Join us as we discuss Mr. Percival’s journey from aspiring pilot to House Leader, as well as what he would like to see if he were a student at Macleans.
Why did you choose to teach?
I got to a stage in life where I needed to choose a profession, and I just decided I should probably be a geography teacher. I always enjoyed geography and history at school, so, naturally, I’ve always been attracted to those areas in life. I just wanted to find something where I could combine my passion for these topics with a profession, and teaching seemed to be the ideal position for me.
Did you consider any other professions?
I did. When I was 18—even before 18—I really wanted to be a fighter pilot in the war air force. But that required a huge amount of dedication and many years of training. So when I finished my degree, I decided to do a teaching qualification in geography, and here we are.
How would you describe your journey from starting at the school to becoming a house leader?
It’s been a very interesting journey for me: I didn’t expect to stay in New Zealand for 5 years. This is my fifth year at Macleans. I started way back in 2016 in Rutherford, as Head of Geography; my first impression of the school was, “Wow, what a place!” The students are so easy to teach, and they want to learn. So for me, I just wanted to continue working here for a bit longer, to enjoy that experience in the classroom where it’s easy to teach, but also to embrace the Macleans culture which is really special一and that sustained my time at the school. I was Head of Geography up until last year, before becoming House Leader. Being Head of Geography was great, because as well as designing resources in that subject area, it was also awesome getting to teach the subject; Macleans students that choose Geography tend to want to learn Geography. On the other hand, the House Leader position is great as you are immersed in the culture. It’s a great way to connect and build relationships with kids. All in all, such a fascinating journey.
What do you think is the most valuable skill or quality to have as a house leader?
As a house leader, you need to be patient. They need to be patient and calm. What I mean by that is that you can’t rush any decision, you can’t make knee-jerk decisions; you need to listen to everyone’s story, and to the students. Have that calmness, have that patience to create the time to make the right decisions. About whether I fit that myself? I generally am quite a calm person. I think one of the things I’ve enjoyed about education – being a teacher not just at Macleans – is having that ability to build relationships with students, and I think having that characteristic of being calm makes it a lot easier, because the students feel more at ease, and they feel more comfortable with you.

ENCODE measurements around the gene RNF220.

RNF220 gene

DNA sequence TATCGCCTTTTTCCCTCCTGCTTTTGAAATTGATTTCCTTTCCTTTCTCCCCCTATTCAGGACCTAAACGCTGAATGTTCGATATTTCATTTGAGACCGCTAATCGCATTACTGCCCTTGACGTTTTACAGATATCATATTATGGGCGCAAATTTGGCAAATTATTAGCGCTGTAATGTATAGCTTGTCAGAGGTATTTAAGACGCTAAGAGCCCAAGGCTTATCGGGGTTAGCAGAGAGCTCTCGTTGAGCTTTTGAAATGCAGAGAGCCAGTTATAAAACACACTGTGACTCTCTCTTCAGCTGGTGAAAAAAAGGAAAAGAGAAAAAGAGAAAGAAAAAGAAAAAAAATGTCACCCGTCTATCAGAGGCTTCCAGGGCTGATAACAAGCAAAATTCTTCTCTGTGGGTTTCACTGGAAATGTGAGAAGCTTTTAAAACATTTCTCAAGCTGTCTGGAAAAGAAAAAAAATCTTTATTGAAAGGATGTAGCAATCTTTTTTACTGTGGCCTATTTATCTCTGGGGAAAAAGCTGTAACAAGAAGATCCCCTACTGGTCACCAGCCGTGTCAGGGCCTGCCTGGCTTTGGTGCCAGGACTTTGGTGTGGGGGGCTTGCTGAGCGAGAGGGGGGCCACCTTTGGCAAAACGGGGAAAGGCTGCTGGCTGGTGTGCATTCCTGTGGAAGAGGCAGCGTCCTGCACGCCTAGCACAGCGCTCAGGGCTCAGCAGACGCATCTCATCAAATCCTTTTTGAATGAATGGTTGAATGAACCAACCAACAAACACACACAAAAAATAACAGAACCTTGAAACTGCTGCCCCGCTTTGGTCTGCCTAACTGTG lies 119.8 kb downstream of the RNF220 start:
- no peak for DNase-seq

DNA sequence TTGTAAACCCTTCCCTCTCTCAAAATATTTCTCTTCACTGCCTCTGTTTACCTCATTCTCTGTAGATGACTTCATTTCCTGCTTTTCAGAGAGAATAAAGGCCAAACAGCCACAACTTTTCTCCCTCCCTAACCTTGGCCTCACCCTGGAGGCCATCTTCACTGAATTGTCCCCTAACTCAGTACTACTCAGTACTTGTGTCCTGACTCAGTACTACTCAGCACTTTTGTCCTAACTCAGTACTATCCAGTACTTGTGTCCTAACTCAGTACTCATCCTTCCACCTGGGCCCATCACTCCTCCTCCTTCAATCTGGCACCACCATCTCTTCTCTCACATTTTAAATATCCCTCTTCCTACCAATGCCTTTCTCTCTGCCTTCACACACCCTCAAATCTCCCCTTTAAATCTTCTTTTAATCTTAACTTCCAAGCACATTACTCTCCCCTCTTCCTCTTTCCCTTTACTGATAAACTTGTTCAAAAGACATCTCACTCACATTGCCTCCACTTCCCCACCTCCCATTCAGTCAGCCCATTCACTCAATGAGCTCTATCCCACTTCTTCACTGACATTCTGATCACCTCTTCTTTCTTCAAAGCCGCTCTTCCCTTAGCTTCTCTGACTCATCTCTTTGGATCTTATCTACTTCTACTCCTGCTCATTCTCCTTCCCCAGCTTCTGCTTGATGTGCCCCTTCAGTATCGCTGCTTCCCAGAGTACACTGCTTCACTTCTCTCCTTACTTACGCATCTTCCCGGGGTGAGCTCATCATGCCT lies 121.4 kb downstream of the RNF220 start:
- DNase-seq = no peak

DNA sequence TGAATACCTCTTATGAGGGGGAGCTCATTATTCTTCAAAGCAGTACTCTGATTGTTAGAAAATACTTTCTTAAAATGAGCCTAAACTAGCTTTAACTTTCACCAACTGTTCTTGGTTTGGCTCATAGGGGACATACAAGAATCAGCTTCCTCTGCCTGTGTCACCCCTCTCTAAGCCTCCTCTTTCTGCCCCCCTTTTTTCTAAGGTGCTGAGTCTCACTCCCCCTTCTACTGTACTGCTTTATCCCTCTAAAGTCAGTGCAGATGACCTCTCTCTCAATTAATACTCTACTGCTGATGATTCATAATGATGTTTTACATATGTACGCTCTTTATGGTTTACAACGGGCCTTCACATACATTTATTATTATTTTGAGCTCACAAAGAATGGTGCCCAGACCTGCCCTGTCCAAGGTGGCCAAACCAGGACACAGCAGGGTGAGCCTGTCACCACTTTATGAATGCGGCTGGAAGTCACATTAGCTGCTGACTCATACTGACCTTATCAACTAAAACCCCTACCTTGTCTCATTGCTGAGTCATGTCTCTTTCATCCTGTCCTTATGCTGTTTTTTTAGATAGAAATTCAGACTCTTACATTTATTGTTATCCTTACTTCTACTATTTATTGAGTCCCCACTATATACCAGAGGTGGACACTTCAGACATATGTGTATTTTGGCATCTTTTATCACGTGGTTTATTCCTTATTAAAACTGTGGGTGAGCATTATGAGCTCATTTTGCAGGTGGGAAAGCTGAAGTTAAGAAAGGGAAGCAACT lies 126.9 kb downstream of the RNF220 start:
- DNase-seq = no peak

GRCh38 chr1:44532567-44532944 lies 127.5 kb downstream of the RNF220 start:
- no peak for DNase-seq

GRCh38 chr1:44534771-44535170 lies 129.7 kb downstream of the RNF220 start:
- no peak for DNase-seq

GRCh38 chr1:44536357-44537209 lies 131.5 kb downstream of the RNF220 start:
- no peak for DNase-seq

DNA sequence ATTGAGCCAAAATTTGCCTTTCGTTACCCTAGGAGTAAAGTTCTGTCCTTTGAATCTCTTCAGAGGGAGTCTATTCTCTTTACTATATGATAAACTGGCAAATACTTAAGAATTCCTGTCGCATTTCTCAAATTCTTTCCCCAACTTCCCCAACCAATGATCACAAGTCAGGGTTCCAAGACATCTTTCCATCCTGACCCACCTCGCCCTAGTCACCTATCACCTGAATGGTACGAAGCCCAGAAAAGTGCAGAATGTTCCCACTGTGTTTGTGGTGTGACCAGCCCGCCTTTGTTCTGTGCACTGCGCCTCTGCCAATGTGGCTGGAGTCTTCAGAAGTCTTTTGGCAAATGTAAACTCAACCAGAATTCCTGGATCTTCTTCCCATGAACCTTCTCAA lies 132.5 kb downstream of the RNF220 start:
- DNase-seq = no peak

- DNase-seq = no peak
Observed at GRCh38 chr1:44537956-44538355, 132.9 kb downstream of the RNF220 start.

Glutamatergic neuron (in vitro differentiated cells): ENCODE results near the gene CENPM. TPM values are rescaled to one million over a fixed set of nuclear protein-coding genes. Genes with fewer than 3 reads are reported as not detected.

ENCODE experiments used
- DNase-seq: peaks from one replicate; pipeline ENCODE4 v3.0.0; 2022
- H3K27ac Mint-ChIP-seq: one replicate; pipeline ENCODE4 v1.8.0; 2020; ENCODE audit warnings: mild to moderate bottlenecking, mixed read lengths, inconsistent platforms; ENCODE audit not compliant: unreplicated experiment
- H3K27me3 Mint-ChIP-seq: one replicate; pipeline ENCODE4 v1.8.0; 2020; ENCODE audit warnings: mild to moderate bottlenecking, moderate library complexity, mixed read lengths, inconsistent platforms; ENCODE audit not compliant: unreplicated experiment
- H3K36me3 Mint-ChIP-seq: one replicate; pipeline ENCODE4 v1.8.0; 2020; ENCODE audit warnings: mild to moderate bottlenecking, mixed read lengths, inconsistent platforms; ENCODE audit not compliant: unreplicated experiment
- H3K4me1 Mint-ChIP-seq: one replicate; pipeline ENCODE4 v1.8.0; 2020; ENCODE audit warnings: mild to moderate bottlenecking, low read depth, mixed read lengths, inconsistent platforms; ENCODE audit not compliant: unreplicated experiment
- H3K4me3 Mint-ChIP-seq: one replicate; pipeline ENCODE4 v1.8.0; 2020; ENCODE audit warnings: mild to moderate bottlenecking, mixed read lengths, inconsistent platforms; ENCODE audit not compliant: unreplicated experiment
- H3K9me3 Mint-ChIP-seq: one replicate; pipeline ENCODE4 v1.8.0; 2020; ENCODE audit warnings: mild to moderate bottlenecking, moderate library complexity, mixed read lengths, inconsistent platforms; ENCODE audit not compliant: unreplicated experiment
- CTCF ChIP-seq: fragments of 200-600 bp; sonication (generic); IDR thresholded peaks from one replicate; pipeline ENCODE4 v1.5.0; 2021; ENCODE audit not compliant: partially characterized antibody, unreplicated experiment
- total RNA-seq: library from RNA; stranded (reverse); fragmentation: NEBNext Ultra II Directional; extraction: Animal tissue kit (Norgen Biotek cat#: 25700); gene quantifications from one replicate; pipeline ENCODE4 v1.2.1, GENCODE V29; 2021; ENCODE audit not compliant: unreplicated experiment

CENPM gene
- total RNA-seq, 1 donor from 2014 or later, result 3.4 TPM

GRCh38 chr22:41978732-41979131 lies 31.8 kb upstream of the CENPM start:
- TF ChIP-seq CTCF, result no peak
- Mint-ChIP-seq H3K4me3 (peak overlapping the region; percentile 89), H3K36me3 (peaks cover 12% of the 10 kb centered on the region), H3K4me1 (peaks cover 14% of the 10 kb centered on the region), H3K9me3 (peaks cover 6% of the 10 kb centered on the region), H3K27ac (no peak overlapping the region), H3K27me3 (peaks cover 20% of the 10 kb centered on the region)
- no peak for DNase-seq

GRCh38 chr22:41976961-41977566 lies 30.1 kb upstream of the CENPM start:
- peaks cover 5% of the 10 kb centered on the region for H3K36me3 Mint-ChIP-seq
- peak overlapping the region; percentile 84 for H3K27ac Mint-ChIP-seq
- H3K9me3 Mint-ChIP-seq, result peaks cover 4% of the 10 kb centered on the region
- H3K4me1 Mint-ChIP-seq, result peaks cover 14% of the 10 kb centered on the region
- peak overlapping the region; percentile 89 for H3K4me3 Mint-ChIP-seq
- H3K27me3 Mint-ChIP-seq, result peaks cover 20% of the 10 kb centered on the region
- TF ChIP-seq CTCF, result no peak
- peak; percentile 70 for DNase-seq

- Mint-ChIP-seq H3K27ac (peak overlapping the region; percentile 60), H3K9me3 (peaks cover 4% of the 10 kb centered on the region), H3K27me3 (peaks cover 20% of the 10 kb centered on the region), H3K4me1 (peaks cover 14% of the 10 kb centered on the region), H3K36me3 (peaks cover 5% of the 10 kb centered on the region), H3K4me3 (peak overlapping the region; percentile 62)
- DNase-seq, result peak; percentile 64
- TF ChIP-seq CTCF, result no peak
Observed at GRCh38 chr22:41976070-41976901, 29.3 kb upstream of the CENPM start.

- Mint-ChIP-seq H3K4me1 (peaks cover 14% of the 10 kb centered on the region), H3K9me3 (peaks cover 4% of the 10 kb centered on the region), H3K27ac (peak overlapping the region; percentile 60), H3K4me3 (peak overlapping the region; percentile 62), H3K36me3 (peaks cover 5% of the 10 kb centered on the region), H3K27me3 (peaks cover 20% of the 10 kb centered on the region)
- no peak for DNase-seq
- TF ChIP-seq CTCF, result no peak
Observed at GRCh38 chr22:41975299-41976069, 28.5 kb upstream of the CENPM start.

If you had the chance to change just one thing about the school, what would it be?
I would actually like to have a separate area for the Year 13s. I know this might go against the whanau system slightly, which is all about everybody being together, but I believe the Year 13s are entitled – they’ve done 4 years at the school, the majority of them have worked hard – and when you get to that level, I think you should be able to have your own space and just relax. Really feel that seniority, you know?
If you were a student at Macleans in 2020, what clubs or co-curriculars would you join?
I’m into sports, so I’d definitely be playing football, rugby, cricket. Sports side for sure. Music-wise? I can’t sing and I can’t play an instrument. I’m the manager of MCC, but I think I’m much better off being just the manager.
Interview conducted by Andrew Zeng and Louis Lee. Transcript published on 13/09/2020, with minor edits for clarity and concision. Original header image by The Collegian.